I'm not convinced Other Russia even really has electoral desires, much less chances. While I agree Kasparov has done an exceptional job gathering attention from the Western press, almost everybody I talk with takes Yabloko more seriously as a political party, even those that dislike Yabloko. Just compare the Russian version of the Other Russia web page (www.theotherrussia.ru) to the English version (www.theotherruss.org) and tell me whether it looks like the party is spending more time trying to recruit Russians or trying to attract attention in the West.


Zhorik, largely we agree. Though there are profile reasons for website differences (better web designer for the English version, higher profile of Internet politics abroad than in Russia). I also do think TOR has electoral desires--Kasyanov will probably be a candidate, though I think they realize their chances are negligent, so it will probably affect the strength of their campaigning. Yabloko, SPS, etc., are taken more seriously. But can you name me one thing they have done or tried to do over the past 3 years? It's part of the reason I was glad to see Drugaya Russia happen, that opposition activity became non-existent.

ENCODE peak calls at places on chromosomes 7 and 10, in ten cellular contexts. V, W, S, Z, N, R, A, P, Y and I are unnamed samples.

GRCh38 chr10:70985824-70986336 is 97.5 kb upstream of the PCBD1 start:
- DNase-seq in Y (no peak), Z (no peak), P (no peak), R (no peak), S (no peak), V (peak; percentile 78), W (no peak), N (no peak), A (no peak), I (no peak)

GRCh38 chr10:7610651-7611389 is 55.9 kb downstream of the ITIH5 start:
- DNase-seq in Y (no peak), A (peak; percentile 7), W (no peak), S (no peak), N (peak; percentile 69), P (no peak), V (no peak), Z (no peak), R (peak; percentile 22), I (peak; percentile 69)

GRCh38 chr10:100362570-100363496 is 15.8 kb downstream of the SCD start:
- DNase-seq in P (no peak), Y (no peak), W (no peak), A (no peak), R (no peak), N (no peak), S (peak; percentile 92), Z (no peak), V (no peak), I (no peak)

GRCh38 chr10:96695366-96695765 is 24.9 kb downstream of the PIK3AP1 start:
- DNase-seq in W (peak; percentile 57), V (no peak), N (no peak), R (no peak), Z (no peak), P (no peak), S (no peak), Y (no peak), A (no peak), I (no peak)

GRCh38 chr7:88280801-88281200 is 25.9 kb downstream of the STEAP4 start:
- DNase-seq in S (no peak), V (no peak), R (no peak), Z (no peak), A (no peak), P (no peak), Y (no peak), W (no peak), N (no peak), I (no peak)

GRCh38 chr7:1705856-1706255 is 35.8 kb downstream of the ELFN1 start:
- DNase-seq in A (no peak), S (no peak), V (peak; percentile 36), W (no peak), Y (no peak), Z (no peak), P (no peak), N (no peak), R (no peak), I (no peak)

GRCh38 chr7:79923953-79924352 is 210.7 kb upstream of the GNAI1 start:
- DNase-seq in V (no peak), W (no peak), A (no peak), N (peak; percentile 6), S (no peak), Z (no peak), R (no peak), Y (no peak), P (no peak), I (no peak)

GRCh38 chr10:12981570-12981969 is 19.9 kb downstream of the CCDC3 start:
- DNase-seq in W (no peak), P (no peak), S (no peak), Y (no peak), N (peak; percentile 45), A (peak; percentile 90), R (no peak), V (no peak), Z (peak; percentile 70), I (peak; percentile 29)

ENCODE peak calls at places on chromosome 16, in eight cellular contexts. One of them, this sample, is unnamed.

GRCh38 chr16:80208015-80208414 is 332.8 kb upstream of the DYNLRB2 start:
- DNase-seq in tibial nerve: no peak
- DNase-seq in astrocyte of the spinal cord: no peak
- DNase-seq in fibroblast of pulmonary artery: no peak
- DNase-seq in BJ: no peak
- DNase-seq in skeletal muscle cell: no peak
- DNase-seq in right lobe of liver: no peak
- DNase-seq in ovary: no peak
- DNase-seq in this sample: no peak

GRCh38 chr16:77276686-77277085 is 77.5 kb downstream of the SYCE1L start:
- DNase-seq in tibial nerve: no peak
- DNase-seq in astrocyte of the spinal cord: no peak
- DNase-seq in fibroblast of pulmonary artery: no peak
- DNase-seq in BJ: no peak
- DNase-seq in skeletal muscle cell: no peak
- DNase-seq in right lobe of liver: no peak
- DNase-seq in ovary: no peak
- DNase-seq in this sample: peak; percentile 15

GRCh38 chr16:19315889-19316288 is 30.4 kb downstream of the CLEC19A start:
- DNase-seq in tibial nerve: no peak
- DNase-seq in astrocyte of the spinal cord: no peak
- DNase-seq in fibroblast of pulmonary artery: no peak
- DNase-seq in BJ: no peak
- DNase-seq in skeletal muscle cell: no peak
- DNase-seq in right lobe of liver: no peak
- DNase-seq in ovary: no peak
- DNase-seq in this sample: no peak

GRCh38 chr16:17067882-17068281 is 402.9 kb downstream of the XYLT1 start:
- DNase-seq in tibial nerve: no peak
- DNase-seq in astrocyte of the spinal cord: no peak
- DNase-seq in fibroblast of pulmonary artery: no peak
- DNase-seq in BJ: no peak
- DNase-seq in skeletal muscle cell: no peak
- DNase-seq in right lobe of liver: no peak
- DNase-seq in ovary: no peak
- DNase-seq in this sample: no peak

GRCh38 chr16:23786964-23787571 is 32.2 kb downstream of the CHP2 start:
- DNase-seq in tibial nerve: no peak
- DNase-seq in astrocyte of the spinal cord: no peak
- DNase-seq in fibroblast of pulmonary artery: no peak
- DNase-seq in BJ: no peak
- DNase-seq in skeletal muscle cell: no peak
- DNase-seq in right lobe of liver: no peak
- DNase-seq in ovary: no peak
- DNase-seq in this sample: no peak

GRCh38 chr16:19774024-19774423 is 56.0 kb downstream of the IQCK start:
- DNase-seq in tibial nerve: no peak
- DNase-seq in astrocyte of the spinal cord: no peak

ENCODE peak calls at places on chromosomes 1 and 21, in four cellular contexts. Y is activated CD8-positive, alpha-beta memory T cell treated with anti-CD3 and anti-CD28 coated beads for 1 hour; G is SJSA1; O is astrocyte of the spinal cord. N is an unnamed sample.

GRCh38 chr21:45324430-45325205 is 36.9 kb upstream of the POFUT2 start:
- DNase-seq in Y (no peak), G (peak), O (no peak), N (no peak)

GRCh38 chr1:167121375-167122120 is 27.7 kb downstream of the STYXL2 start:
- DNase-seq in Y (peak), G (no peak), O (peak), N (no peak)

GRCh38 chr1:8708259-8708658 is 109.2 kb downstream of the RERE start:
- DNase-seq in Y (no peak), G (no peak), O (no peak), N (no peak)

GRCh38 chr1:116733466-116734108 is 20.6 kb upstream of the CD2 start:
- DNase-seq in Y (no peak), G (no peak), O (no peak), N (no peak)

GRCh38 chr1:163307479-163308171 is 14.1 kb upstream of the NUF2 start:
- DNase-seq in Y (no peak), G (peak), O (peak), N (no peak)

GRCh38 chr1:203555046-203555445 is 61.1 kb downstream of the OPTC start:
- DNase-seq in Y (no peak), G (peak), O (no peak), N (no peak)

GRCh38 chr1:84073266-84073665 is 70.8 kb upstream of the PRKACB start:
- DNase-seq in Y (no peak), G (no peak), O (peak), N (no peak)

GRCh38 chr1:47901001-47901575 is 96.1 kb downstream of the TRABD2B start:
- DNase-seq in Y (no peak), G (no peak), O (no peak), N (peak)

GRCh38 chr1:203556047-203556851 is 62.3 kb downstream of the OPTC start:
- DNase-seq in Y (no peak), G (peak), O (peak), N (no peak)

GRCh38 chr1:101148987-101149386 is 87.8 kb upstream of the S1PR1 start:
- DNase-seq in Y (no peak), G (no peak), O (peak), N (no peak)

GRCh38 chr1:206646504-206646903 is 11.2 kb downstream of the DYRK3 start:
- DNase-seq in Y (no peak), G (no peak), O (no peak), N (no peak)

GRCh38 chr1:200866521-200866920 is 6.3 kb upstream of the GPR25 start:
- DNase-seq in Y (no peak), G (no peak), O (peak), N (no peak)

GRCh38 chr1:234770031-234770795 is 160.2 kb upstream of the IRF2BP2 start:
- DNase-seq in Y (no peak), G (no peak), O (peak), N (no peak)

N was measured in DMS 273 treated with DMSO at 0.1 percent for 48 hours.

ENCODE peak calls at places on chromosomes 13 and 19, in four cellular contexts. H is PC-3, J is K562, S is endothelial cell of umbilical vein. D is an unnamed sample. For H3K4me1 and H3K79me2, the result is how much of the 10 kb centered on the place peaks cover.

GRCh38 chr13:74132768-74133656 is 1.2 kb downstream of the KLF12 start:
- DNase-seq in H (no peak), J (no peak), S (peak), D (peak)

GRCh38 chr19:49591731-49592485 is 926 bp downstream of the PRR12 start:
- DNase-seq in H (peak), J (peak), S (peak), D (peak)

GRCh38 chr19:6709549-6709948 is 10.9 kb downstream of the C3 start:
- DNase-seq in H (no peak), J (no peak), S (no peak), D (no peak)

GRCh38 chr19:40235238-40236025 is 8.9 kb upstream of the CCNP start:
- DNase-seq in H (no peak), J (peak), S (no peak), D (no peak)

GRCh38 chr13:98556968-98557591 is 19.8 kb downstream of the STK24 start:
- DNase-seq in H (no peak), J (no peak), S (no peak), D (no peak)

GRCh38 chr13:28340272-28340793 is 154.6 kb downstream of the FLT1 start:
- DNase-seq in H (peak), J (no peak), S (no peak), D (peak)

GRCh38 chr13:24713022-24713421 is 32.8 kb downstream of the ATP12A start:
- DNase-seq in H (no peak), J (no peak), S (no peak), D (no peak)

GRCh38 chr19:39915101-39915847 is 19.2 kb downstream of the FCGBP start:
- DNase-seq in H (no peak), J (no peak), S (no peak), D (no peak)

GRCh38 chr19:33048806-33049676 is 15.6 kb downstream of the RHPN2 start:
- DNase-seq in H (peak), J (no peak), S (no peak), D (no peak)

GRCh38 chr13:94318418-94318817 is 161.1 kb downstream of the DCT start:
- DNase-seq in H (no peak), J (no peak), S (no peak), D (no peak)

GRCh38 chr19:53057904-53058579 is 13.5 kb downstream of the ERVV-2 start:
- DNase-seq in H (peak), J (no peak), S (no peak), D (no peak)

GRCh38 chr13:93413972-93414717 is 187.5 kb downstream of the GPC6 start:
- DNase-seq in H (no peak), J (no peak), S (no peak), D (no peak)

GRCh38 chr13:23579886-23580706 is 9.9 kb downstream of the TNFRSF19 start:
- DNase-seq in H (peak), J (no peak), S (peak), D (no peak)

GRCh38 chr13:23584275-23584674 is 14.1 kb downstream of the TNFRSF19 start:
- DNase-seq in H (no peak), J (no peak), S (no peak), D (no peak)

Yuriy, I completely agree.

Re the Nakamura blitz video: Can someone else confirm that his opponent made at least one illegal move?...viz moved a piece with one hand but punched the clock with his other hand...or do I need new glasses...?


He is not "cross-handing" the clock which would be... picking up a piece with the right hand, moving it to a square and then punching with the left. I belive that's what you're asking. You're more likely to see that with a person how just learned to play blitz, but I suppose Grandmasters can be slick too.

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    This page contains a single entry by Mig published on June 16, 2007 1:28 PM.